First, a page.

Darby Worth wants to be buried in her front yard. It’s illegal, so the 91-year-old Carmel Valley, California woman is fighting for the right to become compost after she dies. She has been mocked by her neighbors and caricatured by her community. And yet, she persists in the name of nature.
Worth may seem extreme on the spectrum of environmental conviction. But is she crazy? I don’t think so. Her story raises bigger questions about the balance between idealism and daily life in our society.
“The environment is of concern to me,” Worth wrote in an official statement to the executors of her will. “I know there are many simple sustainable acts we can consider. Decomposing in my own yard seems to be a fine green act for me— no embalming toxins to go into the soil.”
We spoke last month in her living room, stuffed full of folk art, protest signs, and blue glass bottles: memories collected over a lifetime of social activism. The room’s central picture window looks out on the streetside plot where Worth plans to be buried, wrapped only in a thin sheet. It’s more like a cottage garden than the rolling expanse you might expect for a cemetery to-be.
Sitting across from her, looking out that window, I thought about my own small sustainable acts: riding the bus rather than driving; saying no to plastic grocery bags; hanging my clothes to dry.
Those little things add up. The way we live our lives and the example we set matters in the long run, even if each act is small in the moment. But it’s hard to know which acts to prioritize, and where to draw the line.
So how do we balance our convictions and everyday life in an industrialized, consumerist society? Right now, the answer varies depending who you talk to. There is no road map for this. Throw in partisan politics and short-term economic interest, and it can seem impossible to find an unbiased opinion.
In Worth’s living room, I decided to draw my own guidelines. She certainly has. And after chewing on this for a few weeks, I’ve identified my top priorities to stay on course (and feeling sane) as a nature-lover living in an era of megastores, work commutes, and conflicting priorities.
My first and highest goal is to maintain perspective. Before coming to journalism, I studied tropical marine conservation. Talk about a depressing time in history to study coral reefs. When it comes to conservation, there’s so much bad news that focusing on the negative can mire you in feelings of apathy and helplessness.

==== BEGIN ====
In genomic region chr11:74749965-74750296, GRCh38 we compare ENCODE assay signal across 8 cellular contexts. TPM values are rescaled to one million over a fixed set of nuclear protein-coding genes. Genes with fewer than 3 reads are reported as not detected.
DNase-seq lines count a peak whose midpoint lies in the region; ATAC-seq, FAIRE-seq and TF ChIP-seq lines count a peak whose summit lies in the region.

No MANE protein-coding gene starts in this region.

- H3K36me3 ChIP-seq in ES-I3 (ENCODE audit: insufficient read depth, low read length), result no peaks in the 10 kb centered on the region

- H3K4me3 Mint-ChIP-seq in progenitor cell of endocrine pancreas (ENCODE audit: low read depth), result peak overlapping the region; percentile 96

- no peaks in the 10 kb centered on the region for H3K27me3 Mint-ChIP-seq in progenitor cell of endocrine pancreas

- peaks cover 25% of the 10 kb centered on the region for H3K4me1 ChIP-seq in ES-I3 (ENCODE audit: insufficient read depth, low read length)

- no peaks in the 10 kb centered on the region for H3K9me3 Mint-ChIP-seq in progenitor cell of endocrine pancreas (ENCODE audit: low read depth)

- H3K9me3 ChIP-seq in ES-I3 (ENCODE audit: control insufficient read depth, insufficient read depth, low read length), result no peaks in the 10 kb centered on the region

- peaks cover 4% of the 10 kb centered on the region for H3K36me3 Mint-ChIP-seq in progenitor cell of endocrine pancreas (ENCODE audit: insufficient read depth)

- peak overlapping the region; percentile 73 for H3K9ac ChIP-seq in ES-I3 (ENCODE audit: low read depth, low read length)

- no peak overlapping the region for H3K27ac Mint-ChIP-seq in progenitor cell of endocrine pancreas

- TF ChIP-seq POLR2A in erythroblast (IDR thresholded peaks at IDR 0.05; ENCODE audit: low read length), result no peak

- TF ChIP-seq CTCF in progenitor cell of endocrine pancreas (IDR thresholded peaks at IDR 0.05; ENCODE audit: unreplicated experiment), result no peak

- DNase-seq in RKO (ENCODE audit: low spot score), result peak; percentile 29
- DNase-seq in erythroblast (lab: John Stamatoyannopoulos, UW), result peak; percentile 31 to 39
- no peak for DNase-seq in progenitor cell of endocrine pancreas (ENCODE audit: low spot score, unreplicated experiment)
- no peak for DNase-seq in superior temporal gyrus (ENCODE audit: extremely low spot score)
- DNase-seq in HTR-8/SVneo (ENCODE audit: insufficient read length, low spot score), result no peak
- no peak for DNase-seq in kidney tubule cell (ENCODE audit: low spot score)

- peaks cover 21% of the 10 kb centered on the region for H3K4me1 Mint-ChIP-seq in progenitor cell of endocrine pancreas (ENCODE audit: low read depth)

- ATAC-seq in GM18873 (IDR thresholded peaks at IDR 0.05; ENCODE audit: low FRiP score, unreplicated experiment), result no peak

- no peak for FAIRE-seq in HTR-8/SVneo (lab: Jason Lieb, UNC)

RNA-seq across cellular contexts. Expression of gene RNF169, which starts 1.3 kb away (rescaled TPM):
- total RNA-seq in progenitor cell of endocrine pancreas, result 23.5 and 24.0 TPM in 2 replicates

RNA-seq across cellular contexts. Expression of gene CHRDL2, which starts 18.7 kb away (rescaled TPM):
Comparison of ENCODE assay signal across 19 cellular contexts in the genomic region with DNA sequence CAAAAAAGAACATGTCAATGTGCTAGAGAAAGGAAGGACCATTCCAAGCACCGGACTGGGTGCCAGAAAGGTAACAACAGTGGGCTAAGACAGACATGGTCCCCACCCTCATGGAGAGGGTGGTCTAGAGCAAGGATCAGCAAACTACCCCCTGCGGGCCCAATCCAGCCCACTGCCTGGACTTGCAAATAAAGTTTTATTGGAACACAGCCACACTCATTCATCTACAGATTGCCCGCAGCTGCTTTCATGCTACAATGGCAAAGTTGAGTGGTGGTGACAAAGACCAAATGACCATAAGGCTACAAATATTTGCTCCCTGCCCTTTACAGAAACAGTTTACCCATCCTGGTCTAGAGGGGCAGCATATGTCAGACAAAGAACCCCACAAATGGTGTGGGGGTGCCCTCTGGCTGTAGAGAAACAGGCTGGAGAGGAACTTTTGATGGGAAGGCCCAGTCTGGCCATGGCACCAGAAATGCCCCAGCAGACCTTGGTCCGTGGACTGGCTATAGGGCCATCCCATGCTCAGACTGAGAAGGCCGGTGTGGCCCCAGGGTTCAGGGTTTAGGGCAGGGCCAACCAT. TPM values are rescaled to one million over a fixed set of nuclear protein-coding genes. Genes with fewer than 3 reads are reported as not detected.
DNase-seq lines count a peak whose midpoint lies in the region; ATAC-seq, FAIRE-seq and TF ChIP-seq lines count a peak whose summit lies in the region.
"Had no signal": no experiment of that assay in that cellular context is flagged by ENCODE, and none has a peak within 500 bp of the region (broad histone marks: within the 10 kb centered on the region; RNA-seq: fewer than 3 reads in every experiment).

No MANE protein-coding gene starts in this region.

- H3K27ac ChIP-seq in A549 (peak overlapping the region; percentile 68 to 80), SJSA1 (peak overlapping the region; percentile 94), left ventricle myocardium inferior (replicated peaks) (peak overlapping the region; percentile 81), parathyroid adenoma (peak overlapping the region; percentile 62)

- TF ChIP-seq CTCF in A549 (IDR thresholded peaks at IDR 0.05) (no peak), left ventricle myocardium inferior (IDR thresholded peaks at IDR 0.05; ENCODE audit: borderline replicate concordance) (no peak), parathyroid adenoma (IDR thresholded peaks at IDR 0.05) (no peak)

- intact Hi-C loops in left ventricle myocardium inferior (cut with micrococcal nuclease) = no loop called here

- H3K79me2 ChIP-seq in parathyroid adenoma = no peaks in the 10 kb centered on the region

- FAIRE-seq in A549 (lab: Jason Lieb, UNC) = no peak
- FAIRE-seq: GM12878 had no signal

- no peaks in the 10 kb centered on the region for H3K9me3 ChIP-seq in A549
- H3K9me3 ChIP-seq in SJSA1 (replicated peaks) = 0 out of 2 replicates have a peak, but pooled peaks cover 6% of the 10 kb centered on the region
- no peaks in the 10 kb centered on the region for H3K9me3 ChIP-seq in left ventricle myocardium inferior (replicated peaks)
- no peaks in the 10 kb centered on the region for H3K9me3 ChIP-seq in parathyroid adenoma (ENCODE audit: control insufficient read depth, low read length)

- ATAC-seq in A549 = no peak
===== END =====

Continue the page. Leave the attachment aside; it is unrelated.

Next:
Rather than dwelling on the overwhelming negative, I thought of myself as an emergency responder, early on the scene of a devastating accident. Doctors can’t panic. They triage the situation and prioritize the victims they can save.
We are all first responders on the scene of an environmental catastrophe. Individually, we can’t treat every wound— climate change, ocean acidification, habitat loss, the list goes on— but we can help a few.
Lowering your expectations isn’t giving up, or caring less. You can always raise your goals down the road. Staying realistic will keep you motivated, so you can get there.
My second big goal is to stay positive. Celebrate the victories as hard as you damn the failures.
Did you know that wildlife has rebounded in the Chernobyl Exclusion Zone, with population numbers comparable to Russian and Belarusian national parks? Did you know that researchers in Florida are breeding and transplanting threatened coral species to help them cope with ocean acidification? Did you know that public outcry has been instrumental in fighting the Keystone XL oil pipeline?
We hear a lot of bad news. The good isn’t always obvious. By seeking it out and sharing it, I remember that I am not alone in this.
My third goal is to think big picture. Our individual choices reduce impact by removing us from larger, institutionalized systems.
I identify those systems, because they are the underlying drivers of so many disparate problems. Issues feel more manageable when they come from the same few sources.
When I ride my bike for instance, I remember that I’m saying no to nonrenewable energy. In Newsweek’s “Green 2015”, which ranked 500 US companies on environmental impact, nine of the bottom 10 corporations were in the traditional energy sector.
It would be easy to go for a ride without thinking about the environmental reasons I’ve made that choice, but by actively reminding myself, I reinforce my bigger picture goals.
Those goals may seem modest in comparison to Worth’s. I don’t necessarily want to be buried in my front yard. But I do hope that my choices contribute to a society where voices like hers are taken more seriously, and where we all get a little closer to balance.